Birds of a Feather
On Saturday morning several members of our family went to a park to walk and play. Squirrels and a chipmunk played in the wooded area between the walkway and the river’s edge. In the water near the bank, I spotted two dark shapes. As I got closer, I could see that one shape was driftwood and the other was two Canada geese.
The two birds enjoying that almost-spring day stuck close together the whole time I watched them. They were probably mates.
Later Saturday night I enjoyed reading about Canada geese. I was surprised to learn that they were once so popular with hunters that they came close to extinction in the 1940s. The U.S. Fish and Wildlife Service and other government agencies then began working to protect them. The most common subspecies is the giant Canada goose, now seen so often in both urban and rural areas around the United States. This subspecies was considered extinct until a biologist discovered some in 1965.
The Canada goose mates for life. The female selects nesting sites. She also constructs the nest using plants, such as dry grass, lichens, and moss. After she lays her first egg, she also adds down and other feathers. The female is responsible for incubating the eggs, while her husband carefully guards his mate and the eggs. After the eggs hatch, the goslings stick close to their mother and father.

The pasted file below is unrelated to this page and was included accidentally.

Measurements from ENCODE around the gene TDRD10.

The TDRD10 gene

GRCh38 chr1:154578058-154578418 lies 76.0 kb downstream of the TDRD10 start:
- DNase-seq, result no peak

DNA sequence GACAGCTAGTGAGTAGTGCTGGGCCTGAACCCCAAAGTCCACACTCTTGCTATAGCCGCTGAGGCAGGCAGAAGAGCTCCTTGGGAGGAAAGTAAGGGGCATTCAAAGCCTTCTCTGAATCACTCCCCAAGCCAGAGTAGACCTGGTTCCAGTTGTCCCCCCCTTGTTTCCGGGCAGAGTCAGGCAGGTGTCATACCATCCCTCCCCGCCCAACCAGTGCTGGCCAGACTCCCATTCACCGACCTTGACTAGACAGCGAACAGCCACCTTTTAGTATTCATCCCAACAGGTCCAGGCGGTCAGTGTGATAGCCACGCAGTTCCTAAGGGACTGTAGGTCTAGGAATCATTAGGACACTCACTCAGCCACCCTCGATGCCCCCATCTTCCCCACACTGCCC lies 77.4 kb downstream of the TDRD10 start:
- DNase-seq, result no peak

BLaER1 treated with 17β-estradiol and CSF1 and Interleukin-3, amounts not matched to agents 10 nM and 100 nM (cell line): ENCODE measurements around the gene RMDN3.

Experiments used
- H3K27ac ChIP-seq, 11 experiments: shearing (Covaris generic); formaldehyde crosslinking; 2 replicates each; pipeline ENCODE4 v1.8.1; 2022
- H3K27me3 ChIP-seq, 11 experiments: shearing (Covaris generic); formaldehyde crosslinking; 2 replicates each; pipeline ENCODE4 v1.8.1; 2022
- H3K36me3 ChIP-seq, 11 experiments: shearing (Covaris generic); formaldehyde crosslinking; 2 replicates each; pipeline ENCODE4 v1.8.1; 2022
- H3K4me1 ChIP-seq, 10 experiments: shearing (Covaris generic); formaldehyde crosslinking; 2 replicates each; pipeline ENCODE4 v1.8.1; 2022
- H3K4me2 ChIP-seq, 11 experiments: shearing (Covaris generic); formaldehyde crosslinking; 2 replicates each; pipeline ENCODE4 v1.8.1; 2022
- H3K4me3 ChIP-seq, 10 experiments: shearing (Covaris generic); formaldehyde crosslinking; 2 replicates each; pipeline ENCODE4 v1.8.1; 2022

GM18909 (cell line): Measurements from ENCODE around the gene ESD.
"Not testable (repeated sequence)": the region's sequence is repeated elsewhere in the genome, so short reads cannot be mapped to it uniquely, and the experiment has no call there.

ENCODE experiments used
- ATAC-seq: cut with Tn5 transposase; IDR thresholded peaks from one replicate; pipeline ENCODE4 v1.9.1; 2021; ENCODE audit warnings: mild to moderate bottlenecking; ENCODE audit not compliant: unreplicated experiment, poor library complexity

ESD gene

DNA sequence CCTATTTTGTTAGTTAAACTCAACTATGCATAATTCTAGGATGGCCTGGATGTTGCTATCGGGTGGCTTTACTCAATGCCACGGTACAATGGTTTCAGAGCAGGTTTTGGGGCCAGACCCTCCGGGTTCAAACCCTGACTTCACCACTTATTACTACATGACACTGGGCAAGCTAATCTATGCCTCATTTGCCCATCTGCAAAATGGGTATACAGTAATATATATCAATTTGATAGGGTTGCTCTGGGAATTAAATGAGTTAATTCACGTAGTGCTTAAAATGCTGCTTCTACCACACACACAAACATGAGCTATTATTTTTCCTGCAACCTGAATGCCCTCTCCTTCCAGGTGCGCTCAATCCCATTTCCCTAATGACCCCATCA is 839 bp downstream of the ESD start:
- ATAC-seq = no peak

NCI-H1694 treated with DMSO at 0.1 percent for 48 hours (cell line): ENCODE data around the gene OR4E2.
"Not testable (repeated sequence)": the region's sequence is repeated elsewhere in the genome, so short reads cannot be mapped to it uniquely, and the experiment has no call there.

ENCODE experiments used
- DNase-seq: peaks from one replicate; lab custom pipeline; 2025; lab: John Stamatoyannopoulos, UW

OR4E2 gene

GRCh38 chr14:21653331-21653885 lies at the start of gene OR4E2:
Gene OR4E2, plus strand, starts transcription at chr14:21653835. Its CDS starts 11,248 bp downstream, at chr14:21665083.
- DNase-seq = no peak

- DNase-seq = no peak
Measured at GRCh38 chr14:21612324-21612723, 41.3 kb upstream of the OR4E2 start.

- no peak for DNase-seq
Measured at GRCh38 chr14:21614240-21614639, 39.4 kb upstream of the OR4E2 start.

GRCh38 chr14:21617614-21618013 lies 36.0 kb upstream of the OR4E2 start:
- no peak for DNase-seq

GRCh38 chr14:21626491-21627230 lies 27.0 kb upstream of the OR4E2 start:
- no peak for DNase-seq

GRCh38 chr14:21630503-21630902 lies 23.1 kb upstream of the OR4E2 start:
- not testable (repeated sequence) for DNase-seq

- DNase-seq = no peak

Not all Canada geese migrate, but those that do often travel in family groups. When they form their distinctive V-shape, experienced geese take turns as leader.
After a while, the twosome that I was watching began swimming upriver in our direction.
Homeschoolers and Canada geese are birds of a feather. For one thing, both Canada geese and homeschoolers know how to travel upstream! For another, both were once common, later became”rare birds,” and today their numbers are increasing rapidly.
According to the Great Plains Nature Center in Wichita, Kansas, the number of Canada geese wintering in Wichita was 1,600 in 1983 and more than 21,000 in 2007. I don’t think homeschooling is growing that fast, but it certainly is growing!
My pair of Canada geese on Saturday kept on swimming upstream.
Stick to your mate for life. Build your nest carefully while your husband protects it. Keep your goslings close to both their father and their mother. Be strong and courageous as you swim upstream.
Praise the Lord from the earth . . .
Beasts and all cattle;
Creeping things and winged fowl;
Kings of the earth and all peoples;
Princes and all judges of the earth;
Both young men and virgins;
Old men and children.
Let them praise the name of the Lord,
For His name alone is exalted;
His glory is above earth and heaven.
Psalm 148:7, 10-13